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Chancellor Insists Help-To-Buy scheme Is Part Of A Healthy Property Market

Chancellor Insists Help-To-Buy scheme Is Part Of A Healthy Property Market

Chancellor insists that 95% mortgages underwritten by Government are Part Of A Healthy Property Market

The Chancellor of the Exchequer, George Osborne has hailed the wider recovery of the UK’s economy and taken a swipe at the critics of his housing policies, insisting that large home loans are part of a “healthy market” and “aspirational society”.

Several Government schemes have been announced since the start of the year aimed to get banks and mortgage lenders to increase both the availability and affordability of mortgages in the UK.

The Government’s Help-To-Buy scheme has been the most controversial, because the Government underwrites high loan-to-value (LTV) mortgages, removing some of the risk from mortgage lenders, enabling them to offer cheaper mortgage loans to borrowers who only have small value deposits.

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Best Places For UK Property Investment

Best Places For UK Property Investment

UK Property Investment Hot Spots
Identified By Journalist

The post-recession boom in house prices has prompted Christopher Middleton to write about the best property investment hot spots in the press this week and he put forward some of the best areas of the UK that can provide property investors with decent returns.

According to the Office for National Statistics, UK house prices are officially on the up. Property values rose by 3.1% in the 12 months to June 2013, compared to 2.9% in the year to May 2013.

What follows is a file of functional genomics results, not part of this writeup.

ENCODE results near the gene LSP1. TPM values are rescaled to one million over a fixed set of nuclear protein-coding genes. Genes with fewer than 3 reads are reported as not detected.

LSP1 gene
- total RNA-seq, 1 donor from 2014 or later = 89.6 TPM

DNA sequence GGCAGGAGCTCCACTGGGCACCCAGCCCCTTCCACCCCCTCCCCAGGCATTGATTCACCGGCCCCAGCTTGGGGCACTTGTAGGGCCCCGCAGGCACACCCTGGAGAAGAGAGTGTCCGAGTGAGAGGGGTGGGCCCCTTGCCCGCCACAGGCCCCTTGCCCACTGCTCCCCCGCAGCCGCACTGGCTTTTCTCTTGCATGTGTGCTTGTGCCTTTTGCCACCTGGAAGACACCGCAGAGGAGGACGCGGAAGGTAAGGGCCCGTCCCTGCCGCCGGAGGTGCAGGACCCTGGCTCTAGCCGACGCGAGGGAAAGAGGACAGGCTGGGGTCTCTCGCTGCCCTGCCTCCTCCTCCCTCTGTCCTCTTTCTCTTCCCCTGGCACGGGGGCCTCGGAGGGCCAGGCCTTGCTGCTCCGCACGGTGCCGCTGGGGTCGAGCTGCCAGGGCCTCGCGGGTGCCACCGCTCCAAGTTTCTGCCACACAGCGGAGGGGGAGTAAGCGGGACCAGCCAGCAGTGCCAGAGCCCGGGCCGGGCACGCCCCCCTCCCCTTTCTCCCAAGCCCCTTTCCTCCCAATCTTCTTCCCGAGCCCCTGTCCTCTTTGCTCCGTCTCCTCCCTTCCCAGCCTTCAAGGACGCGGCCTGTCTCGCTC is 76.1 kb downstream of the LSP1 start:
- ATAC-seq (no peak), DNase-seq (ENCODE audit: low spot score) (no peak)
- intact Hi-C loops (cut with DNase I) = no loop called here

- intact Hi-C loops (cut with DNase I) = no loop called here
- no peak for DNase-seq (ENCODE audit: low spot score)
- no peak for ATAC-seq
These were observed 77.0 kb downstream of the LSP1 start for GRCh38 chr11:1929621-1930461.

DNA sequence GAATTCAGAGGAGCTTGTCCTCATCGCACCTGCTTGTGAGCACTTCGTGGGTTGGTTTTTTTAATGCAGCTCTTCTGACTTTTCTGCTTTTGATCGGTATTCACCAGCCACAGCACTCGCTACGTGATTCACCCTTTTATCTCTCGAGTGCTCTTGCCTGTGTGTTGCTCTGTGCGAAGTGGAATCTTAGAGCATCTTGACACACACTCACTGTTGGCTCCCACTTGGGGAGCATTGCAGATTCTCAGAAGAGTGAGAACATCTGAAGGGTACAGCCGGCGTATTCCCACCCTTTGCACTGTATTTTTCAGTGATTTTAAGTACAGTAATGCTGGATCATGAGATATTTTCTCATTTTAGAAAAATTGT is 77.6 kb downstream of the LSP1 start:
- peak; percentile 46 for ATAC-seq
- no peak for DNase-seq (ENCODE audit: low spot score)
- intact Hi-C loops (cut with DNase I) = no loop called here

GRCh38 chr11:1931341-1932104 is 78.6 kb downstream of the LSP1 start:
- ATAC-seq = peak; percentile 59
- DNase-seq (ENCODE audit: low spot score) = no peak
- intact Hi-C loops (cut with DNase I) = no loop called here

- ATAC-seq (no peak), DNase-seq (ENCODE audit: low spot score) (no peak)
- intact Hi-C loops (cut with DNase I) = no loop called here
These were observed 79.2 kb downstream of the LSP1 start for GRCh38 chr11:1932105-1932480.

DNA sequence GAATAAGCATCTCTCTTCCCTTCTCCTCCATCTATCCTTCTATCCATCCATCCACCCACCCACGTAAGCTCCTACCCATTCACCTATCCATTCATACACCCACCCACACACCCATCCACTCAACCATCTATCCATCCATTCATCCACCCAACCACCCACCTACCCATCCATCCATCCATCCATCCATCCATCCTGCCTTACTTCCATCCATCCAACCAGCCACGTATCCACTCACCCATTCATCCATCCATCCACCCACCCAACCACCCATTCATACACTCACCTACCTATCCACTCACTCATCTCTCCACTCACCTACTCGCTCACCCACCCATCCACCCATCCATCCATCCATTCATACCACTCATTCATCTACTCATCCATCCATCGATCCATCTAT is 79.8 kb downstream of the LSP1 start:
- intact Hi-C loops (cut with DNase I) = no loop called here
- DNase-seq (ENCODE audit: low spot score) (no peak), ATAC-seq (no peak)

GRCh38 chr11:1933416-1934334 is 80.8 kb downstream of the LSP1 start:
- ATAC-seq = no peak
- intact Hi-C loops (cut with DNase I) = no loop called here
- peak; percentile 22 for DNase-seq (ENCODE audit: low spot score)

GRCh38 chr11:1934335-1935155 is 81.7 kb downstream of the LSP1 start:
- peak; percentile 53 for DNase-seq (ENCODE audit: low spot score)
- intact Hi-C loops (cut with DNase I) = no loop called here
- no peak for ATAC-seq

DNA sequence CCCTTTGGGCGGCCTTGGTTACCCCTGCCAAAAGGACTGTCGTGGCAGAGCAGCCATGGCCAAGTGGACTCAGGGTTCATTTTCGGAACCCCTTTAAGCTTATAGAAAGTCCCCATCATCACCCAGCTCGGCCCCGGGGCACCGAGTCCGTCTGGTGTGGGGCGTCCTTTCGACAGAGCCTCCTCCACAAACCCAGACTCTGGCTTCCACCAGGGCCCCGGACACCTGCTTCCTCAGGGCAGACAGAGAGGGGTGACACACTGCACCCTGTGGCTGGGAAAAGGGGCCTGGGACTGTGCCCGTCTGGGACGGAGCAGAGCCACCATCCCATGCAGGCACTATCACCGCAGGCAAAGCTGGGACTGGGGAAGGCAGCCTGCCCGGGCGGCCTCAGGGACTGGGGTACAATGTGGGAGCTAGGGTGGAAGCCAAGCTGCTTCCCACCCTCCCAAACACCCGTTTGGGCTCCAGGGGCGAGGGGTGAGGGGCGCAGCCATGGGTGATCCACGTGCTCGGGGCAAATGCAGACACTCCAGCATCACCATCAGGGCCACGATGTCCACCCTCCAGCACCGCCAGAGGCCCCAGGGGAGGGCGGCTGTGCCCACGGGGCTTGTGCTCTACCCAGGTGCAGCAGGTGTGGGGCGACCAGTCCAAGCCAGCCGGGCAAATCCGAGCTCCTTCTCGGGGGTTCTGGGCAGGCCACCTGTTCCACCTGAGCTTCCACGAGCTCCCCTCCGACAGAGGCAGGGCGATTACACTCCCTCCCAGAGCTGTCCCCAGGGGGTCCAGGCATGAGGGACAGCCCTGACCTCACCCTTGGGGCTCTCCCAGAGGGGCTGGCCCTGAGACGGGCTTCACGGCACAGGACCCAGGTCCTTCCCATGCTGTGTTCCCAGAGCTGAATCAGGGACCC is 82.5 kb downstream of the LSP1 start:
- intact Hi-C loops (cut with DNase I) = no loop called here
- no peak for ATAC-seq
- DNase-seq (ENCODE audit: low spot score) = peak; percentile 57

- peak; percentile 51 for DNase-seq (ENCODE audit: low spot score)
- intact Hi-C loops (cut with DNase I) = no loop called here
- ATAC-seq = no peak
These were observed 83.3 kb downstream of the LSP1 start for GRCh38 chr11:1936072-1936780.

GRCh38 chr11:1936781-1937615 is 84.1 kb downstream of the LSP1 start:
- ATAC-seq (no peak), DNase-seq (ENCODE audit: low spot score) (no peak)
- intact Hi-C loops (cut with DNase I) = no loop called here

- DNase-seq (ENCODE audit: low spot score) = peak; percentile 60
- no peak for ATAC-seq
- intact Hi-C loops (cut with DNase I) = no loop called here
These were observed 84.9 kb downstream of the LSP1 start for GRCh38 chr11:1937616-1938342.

The Royal Institution of Chartered Surveyors (RICS), say that property prices are rising at their fastest rate since the pre-crash days of 2006.

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Rightmove Doubles UK Property Values Forecast As Property Prices Increase Again

Rightmove Doubles UK Property Values Forecast As Property Prices Increase Again

UK property values increase for seventh month in a row

UK property values have reached a new five year high, according to property portal, Rightmove, who revised their forecast of UK residential property values, and now reckon that residential property prices will increase to double their previous property value forecast for 2013.

As Spotlight reported last week, residential property values have already increased by 0.3% to average £253,658 (GBP), and now Rightmove reckon property values will now climb by up to 4% this year instead of the 2% previously predicted. However, it wasn’t good news for the whole country as residential property prices in London remained unchanged, holding at a record average of £515,379 (GBP).

The economic incentives introduced by the Government and the Bank of England (BoE) to increase overall lending and credit supply has boosted the demand for residential property ownership from first time buyers.

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New EU Rules Will Cause Mortgage Rate Confusion

New EU Rules Will Cause Mortgage Rate Confusion

European Ruling Set To Make Mortgage Rates Harder To Understand

New European rules could make mortgage rates even harder for customers to understand as Euro bureaucrats want to introduce a new way of calculating interest rates on residential property mortgage loans and experts are warning that this could be a recipe for confusion.

Under the new proposed EU directive, mortgage lenders would be expected to tell borrowers the maximum interest rate they have charged over the past 20 years, and display this figure on all of their literature.

However, industry experts say customers are already confused by the rates that lenders are forced to display, and that this will make it even harder for them to understand mortgage rates.